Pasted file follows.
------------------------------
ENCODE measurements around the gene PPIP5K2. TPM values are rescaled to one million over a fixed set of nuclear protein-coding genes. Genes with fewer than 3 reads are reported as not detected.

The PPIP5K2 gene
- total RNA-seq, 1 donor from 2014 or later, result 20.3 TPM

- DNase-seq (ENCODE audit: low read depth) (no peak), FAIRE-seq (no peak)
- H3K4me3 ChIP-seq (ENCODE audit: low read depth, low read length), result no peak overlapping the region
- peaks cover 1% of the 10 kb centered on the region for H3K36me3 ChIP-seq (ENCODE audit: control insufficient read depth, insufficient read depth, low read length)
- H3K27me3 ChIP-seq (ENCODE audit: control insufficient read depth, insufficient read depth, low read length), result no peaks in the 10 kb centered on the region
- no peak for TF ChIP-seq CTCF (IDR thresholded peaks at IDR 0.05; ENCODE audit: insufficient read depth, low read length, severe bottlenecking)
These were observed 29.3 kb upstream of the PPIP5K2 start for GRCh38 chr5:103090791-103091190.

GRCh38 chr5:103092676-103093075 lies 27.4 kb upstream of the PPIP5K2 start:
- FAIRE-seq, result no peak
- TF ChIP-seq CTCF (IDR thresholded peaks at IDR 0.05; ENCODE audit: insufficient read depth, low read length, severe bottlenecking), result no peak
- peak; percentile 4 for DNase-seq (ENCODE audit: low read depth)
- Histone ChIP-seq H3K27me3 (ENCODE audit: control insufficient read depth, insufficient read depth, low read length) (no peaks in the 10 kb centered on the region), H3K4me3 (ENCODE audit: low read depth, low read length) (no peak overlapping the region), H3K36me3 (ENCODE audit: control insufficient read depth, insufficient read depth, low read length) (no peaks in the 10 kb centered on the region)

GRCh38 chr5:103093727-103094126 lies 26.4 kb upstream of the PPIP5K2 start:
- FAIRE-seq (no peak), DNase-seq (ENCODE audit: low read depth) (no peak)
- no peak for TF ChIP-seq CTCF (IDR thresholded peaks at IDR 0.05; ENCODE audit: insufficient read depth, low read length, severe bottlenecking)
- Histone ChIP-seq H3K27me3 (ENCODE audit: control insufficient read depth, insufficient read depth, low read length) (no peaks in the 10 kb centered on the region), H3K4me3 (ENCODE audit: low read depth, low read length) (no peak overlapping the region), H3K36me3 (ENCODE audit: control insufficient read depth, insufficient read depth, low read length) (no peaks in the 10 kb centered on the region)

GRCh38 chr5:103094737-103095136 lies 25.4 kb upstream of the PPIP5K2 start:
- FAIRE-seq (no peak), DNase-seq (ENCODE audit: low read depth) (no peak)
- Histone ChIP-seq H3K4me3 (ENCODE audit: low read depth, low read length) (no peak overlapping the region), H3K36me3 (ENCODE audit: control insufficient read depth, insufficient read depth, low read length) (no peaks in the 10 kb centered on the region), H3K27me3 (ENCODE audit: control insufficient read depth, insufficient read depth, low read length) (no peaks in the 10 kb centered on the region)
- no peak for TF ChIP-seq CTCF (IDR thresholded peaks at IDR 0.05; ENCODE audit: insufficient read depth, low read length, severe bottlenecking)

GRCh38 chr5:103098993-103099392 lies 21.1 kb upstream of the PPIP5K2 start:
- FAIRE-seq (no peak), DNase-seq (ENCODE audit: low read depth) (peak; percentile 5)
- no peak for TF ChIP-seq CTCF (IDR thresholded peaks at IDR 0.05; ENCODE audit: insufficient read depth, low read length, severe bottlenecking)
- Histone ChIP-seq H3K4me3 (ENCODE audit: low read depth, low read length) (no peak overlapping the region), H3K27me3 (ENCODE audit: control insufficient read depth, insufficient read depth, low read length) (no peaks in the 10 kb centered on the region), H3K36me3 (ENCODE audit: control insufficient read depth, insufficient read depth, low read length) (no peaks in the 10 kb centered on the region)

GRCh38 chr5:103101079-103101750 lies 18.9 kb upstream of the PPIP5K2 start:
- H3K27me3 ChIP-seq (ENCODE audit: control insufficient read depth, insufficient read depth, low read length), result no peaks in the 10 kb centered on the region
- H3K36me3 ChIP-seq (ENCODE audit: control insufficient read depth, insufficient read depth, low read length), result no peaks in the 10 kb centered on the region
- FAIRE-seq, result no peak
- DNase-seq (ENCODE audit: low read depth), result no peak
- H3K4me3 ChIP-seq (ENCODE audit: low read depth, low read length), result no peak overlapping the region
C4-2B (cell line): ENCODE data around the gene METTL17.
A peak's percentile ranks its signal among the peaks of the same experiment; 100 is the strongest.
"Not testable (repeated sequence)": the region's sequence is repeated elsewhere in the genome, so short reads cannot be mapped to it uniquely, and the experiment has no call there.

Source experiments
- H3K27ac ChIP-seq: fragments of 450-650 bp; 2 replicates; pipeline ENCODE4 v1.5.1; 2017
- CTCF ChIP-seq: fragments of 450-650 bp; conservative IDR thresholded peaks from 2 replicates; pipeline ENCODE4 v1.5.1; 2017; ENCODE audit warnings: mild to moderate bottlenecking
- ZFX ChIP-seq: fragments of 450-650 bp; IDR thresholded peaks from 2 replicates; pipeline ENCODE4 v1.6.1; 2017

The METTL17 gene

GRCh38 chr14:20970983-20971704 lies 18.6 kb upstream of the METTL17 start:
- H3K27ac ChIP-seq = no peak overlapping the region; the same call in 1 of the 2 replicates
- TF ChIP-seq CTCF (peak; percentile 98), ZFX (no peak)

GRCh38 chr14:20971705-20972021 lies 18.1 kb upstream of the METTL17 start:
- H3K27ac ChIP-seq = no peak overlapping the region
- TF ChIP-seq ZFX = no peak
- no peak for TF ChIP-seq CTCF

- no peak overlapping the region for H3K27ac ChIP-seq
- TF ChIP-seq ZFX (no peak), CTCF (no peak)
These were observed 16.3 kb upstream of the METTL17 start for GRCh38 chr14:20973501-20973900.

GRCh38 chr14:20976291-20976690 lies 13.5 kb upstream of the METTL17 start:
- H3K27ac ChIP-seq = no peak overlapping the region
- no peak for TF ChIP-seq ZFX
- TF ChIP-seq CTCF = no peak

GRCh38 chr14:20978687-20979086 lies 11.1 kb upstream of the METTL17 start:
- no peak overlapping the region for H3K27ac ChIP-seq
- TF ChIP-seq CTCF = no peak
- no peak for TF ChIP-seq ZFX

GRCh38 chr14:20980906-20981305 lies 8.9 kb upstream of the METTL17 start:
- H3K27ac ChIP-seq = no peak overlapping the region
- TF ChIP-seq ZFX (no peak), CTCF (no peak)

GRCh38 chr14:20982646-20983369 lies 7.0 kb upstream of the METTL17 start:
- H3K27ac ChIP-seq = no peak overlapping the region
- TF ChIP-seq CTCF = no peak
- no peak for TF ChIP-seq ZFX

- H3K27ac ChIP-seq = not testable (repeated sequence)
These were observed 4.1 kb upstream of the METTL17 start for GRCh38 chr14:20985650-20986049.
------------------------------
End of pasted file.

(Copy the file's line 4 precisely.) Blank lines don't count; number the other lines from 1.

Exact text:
- DNase-seq (ENCODE audit: low read depth) (no peak), FAIRE-seq (no peak)